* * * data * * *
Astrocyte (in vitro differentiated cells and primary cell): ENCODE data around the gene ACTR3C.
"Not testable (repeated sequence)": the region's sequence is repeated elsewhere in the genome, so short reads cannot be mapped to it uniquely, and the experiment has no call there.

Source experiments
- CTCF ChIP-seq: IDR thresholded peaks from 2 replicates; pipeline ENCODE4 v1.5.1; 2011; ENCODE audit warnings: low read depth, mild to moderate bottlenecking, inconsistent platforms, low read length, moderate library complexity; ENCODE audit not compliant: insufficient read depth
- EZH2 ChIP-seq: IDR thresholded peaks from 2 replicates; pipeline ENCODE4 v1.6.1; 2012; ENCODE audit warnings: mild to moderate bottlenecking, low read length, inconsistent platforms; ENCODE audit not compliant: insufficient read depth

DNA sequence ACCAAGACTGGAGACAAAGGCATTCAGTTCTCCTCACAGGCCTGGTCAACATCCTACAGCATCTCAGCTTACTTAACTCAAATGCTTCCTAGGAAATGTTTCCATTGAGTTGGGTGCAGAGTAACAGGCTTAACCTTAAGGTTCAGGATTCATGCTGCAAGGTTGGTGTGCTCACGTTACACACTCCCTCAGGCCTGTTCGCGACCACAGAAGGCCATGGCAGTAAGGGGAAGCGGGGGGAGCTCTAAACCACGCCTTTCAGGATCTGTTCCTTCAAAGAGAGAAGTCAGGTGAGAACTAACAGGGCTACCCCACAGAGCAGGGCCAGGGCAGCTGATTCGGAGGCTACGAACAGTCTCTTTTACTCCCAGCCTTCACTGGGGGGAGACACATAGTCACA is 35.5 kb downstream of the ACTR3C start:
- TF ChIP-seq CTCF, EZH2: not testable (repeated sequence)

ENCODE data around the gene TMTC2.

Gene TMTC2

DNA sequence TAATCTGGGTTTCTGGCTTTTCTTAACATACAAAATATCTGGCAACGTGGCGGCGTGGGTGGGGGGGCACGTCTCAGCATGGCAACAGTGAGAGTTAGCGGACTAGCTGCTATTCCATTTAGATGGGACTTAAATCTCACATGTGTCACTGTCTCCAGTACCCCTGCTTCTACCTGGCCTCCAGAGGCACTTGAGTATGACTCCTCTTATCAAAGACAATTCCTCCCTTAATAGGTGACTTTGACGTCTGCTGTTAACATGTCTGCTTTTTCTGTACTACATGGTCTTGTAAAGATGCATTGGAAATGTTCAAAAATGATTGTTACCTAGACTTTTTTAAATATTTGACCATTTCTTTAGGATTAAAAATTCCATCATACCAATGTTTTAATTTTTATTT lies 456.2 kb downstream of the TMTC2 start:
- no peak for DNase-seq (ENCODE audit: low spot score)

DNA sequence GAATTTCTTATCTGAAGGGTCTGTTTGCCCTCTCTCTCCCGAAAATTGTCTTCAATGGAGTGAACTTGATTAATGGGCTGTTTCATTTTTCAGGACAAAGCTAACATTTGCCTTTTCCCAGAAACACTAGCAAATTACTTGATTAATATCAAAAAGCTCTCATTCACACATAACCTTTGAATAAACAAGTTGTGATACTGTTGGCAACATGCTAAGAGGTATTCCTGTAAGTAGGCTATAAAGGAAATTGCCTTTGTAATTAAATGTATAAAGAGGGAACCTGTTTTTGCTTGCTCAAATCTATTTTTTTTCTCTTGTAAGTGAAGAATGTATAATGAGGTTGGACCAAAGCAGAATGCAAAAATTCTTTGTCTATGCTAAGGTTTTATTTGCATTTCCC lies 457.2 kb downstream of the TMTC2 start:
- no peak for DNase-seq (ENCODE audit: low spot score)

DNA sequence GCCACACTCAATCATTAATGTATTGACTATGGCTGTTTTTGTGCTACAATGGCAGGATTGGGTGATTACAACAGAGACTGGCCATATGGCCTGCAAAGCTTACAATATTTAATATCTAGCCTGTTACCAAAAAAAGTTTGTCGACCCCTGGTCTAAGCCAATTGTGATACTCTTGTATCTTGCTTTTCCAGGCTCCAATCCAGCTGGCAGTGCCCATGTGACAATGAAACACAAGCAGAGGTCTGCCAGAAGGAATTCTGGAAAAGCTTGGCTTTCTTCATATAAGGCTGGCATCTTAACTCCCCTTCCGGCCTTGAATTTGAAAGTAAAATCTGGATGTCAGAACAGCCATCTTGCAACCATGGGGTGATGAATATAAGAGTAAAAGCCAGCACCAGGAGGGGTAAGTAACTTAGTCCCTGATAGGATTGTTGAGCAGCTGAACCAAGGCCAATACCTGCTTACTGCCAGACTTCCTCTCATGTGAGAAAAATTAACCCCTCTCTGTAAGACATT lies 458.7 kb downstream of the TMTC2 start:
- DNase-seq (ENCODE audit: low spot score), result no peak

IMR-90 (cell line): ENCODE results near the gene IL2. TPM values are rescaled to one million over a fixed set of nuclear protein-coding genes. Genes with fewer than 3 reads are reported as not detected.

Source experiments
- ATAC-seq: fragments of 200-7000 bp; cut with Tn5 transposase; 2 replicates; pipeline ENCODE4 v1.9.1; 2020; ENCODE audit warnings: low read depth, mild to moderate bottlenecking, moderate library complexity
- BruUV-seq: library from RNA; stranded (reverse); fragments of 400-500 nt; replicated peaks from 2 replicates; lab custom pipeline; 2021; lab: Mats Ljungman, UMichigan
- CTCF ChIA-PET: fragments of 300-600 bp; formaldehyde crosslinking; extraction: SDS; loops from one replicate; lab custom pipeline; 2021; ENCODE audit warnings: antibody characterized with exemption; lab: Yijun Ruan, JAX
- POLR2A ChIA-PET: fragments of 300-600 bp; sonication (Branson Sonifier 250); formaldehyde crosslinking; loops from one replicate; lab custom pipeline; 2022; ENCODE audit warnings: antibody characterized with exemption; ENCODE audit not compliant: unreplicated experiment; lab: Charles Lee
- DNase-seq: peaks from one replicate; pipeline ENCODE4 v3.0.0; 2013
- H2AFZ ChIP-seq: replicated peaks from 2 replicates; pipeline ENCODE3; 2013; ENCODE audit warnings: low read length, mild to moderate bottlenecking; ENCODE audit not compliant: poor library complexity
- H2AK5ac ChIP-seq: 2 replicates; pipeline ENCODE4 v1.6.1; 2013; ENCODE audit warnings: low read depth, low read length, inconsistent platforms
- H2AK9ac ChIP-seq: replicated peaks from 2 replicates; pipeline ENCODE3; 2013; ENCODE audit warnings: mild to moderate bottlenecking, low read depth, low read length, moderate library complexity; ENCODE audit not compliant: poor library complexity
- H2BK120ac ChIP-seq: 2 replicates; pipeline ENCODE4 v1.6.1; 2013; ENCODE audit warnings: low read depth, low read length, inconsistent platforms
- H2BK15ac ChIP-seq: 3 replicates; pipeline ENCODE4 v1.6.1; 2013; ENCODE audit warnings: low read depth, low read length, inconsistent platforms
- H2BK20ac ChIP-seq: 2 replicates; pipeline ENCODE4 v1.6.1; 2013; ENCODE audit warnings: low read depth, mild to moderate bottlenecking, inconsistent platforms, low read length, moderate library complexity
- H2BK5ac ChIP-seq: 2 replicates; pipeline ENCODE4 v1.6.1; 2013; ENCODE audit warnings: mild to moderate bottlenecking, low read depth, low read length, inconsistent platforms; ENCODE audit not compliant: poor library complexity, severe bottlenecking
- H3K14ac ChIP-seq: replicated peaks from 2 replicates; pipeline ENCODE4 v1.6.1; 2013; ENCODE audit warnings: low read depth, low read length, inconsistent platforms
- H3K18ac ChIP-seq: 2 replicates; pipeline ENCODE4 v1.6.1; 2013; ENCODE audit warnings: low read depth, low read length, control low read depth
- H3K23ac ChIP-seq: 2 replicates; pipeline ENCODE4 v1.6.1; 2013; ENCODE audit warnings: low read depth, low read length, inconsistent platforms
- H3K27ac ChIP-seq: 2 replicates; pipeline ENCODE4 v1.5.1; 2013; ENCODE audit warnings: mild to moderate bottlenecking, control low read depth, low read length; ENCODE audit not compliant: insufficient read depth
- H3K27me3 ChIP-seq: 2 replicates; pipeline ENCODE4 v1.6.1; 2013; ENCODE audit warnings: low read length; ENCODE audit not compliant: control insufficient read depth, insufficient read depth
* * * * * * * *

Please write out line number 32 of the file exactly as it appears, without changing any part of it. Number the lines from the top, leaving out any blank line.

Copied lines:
- H3K23ac ChIP-seq: 2 replicates; pipeline ENCODE4 v1.6.1; 2013; ENCODE audit warnings: low read depth, low read length, inconsistent platforms